When I opened the door a little bell chimed, making anyone inside notice that someone had entered.
“Welcome.” I heard a familiar voice say, as a head of brown hair popped around the corner. “Oh, Juno!” I was surprised by how happy he was to see me.
“Hello.” I said, blushing lightly at the thought of someone being happy to see me.
“What can I help you with?” He asked, looking very willing to help with anything I asked. Not that that made anything I was about to say any easier.
“I don’t know my colours. I can’t know my colours, I’ve never seen them.” I rambled, not bothering to take a breath. I looked up at him through my bangs.
“Your…colour blind?” He asked, looking surprised. I nodded slightly, feeling myself blush even deeper. “Okay, that’s good to know!” He smiled reassuringly.
“W-what?” I stammered. “How is that good?”
“It means that I can teach you something in return. Let’s make a deal, I, Corrie, will teach you, Juno, about colours if you will teach me how to look at art with as much love and pleasure as you do. Deal?” He asked. I was dumbstruck as I just stared at him, his smiling face not making any jokes, he was completely serious.
“Deal.” I smiled back.
“Let’s start with something simple, do you know what colour the sky is?” he asked, I laughed at the way he said it, like he wouldn’t be surprised if I said no.
“Yes, I know the sky is blue.” I said. “But I don’t know what that means.” He nodded.
“Well, that is something we will have to learn to deal with.”
“We?” I asked, wondering why he put it like that.
“Yes, we are in this together now. I said that, didn’t I?” I wanted to cry at how nice and patient he was being with me.
“Did you know, my parents were both painters. They were so happy when they learned that they had a daughter that could draw. It broke their hearts when they learned that their only daughter was incapable of seeing their painting for what they wanted her to. I felt so bad to disappoint them like that, I was scared that they hated me. That wasn’t true, my parents loved me, they just wished that I was able to love art the way that they did.” I smiled at him. “They would be happy to find out that I can now teach someone else what it means to see art like that.”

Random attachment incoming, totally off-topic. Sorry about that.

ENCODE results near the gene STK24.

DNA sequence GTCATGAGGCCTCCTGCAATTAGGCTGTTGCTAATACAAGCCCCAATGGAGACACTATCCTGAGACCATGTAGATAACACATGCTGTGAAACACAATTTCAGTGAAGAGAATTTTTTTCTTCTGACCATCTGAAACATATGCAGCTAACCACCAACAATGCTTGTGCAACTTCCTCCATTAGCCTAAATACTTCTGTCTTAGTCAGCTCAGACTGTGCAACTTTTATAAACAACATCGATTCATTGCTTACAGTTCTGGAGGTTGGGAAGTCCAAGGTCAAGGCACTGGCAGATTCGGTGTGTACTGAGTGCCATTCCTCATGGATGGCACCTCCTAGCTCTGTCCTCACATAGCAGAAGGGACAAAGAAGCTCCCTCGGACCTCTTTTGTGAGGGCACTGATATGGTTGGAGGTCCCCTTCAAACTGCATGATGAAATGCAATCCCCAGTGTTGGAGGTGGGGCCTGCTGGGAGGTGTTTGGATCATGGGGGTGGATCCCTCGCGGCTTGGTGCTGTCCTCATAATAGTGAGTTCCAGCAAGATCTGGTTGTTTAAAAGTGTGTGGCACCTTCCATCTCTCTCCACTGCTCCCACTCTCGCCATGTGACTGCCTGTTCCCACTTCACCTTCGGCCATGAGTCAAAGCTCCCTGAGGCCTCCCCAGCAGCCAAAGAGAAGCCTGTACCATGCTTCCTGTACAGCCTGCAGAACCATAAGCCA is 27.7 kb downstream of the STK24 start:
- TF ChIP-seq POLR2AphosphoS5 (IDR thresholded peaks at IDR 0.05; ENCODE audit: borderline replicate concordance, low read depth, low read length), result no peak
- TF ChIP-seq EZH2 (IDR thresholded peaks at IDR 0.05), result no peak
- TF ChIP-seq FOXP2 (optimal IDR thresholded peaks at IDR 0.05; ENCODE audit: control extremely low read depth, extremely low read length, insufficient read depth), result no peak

“And I’m sure they will be happy to learn that I can teach their daughter how to see colours without needing to see them.” I didn’t have time to wonder what that meant because he was already on the next subject.
That day Corrie and I focused on all of the different objects we could. Flowers, trees, animals, and even some people. And somehow, the colours no longer looked the same to me. They each had their own look, and it revolved around the face that Corrie made when he saw them. The reds gave him a smile and when he saw blues he got a look in his eyes that seemed almost sad.
“Like that Corrie, that’s how you need to look at art, like you can feel the emotions of the artist who made it.” Corrie nodded, mentally taking note.
“What were you thinking about when you drew this?” He asked, and I blushed, looking at the drawing of an eye I had drawn.
“You.” I stated, before looking away quickly.
“Really?” I blushed even deeper, trying to avoid his eyes.
“Are your eyes…green?” I asked. His face lit up.
“Yes! How did you know?” He asked enthusiastically.
“It just…It reminds me of how you look when you see green. It makes me feel like maybe I can finally see things like everyone else.” I wasn’t really sure how to put it. I just somehow knew. Kind of like how one knows that they are sad or happy, I knew his eyes were green.
Then it hit me, for the first time I realized something. A colour that no one else could see. One single colour in the mix of all the greys and blacks, and that colour was so bright, so different.
This was the colour of love.
I had fallen in love.
This was the colour of love.